Written By: - Date published: 7:04 am, June 2nd, 2017 - 103 comments
Categories: benefits, child welfare, human rights, welfare - Tags: apology, beneficiary bashing, justice, ministry of social development, msd, rape
Newshub did good work here:
Rape victim has benefit docked by WINZ
A young rape victim who became pregnant to her attacker had her benefit docked by Work and Income New Zealand (WINZ) – because she refused to name the father of her child.
But after a lengthy battle, the government agency has finally admitted it got it wrong.
The woman – known only as Laura for privacy reasons – had the money deducted even though the law provides an exemption to the sanction if the child is born of sexual assault or incest.
“I don’t want to put that person on my son’s birth certificate cause I don’t want him to be known as a product of rape,” she says.
But because she wouldn’t name the father WINZ started cutting her benefit by $22 a week, rising to $28 a week. The deductions lasted about two-and-a-half years. But here is the thing – there’s an exemption to the sanction if the pregnancy is the result of a sexual assault.
More than two months ago she tried again to get the money back – still no result from WINZ. Until Newshub got involved. …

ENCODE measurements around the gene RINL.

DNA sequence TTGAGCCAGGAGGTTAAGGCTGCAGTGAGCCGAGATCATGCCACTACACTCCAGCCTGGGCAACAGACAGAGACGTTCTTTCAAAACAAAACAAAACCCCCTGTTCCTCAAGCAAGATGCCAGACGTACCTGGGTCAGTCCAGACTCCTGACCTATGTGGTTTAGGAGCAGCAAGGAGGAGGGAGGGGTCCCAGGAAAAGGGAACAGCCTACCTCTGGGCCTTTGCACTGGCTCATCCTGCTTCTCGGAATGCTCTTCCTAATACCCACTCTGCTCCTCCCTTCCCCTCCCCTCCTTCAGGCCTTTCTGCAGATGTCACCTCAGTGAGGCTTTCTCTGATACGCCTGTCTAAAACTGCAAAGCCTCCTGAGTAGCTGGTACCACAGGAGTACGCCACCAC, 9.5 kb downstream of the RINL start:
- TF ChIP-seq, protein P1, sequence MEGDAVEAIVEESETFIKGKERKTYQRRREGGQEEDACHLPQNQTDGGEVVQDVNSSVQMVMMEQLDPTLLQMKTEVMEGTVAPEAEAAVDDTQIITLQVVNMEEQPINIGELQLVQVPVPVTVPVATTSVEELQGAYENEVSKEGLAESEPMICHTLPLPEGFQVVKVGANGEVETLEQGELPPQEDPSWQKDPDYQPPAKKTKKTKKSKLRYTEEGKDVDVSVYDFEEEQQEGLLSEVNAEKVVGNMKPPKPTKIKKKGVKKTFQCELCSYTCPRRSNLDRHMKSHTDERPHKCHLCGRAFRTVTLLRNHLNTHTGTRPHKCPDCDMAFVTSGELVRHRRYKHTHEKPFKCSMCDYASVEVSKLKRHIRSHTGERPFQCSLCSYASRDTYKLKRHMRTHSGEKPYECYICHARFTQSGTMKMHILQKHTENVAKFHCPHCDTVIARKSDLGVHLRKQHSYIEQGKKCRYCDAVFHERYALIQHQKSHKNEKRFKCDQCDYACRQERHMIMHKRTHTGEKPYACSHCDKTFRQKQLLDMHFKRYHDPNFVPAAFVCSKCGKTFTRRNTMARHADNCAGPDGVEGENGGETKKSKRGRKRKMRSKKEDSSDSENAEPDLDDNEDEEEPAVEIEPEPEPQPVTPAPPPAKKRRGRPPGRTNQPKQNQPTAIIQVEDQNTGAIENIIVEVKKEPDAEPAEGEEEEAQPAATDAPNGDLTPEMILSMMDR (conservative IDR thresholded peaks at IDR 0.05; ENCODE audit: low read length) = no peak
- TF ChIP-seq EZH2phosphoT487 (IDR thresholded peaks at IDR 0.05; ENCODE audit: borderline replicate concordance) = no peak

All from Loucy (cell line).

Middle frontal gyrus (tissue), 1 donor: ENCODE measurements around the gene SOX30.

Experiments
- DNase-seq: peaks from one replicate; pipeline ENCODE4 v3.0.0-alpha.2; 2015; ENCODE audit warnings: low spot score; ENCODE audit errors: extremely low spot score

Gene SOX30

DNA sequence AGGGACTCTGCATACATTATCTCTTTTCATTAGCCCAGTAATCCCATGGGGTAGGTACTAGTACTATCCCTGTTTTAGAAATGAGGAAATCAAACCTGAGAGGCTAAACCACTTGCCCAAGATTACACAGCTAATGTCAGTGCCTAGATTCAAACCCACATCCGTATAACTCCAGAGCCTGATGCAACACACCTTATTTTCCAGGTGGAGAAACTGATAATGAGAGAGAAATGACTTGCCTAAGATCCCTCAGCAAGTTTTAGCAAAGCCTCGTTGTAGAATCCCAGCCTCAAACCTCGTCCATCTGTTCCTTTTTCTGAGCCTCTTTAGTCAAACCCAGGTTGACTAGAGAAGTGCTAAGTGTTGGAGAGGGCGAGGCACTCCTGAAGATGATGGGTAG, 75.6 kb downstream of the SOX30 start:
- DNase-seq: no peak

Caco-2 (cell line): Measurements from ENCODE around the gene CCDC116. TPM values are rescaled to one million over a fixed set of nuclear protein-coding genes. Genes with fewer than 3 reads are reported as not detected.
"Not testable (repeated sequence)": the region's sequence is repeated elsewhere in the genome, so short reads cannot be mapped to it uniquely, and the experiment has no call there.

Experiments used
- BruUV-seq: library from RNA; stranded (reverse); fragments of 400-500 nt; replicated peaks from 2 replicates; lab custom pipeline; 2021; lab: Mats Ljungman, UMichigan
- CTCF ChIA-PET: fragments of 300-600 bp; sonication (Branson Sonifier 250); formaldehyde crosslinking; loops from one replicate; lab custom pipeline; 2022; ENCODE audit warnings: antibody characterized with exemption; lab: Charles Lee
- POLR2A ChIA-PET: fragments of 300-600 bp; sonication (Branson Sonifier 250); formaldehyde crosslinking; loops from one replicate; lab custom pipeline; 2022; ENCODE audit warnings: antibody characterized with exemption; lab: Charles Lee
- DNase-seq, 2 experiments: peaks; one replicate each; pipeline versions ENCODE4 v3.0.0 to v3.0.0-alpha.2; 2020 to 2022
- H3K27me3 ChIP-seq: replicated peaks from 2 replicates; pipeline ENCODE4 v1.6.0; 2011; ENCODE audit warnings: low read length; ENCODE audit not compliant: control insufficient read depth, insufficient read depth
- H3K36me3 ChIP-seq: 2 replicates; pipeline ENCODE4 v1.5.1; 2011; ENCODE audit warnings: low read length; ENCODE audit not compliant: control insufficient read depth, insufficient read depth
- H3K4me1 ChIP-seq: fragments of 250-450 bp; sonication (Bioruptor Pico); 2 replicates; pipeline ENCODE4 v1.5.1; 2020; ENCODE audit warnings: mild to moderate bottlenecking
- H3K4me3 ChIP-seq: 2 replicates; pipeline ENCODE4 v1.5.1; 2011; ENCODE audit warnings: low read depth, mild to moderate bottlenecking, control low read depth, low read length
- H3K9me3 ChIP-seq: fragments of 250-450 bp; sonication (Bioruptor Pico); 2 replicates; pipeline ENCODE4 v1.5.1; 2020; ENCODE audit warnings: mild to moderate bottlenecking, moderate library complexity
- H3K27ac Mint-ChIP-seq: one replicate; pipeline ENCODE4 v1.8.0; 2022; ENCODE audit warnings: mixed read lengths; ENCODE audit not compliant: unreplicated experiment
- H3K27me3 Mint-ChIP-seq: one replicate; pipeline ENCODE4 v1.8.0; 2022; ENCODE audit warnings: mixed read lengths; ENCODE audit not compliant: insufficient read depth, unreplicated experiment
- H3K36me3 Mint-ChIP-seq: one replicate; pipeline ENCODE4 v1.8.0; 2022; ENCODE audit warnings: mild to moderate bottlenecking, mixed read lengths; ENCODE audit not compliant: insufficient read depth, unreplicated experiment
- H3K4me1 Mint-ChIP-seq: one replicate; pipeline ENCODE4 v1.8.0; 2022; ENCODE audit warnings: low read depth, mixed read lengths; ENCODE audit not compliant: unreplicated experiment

To her credit, the Minister has apologised:
Social Development Minister Anne Tolley apologises to rape victim who refused to name father of her child
Social Development Minister Anne Tolley has apologised in Parliament to a rape victim whose benefit was wrongly docked after she refused to name the father of her child.
Tolley has also now also asked officials to review the requirement for women to disclose the name of the father of their child or risk having the benefit docked as a sanction.
She said the reason there was an obligation to name a father, except in cases such as rape, was to try to ensure the father paid a fair share of child support.
She said the Government had no intention of changing the obligation, which was put in place under National in 1990 and the penalties were increased by Labour in the 2000s. However, she had asked officials to assess its effectiveness.
There are circumstances beyond rape where a mother might not know the father’s details, or might not wish the father of her child to be known. To impose a financial penalty in such cases seems misguided, punitive, and likely to damage the child (yes I think Labour was wrong on this). If the Nats have “no intention of changing the obligation” then this is an issue that needs to be looked at with an open mind by a new government. The spotlight shone on this case might have a much wider impact than “Laura” expected.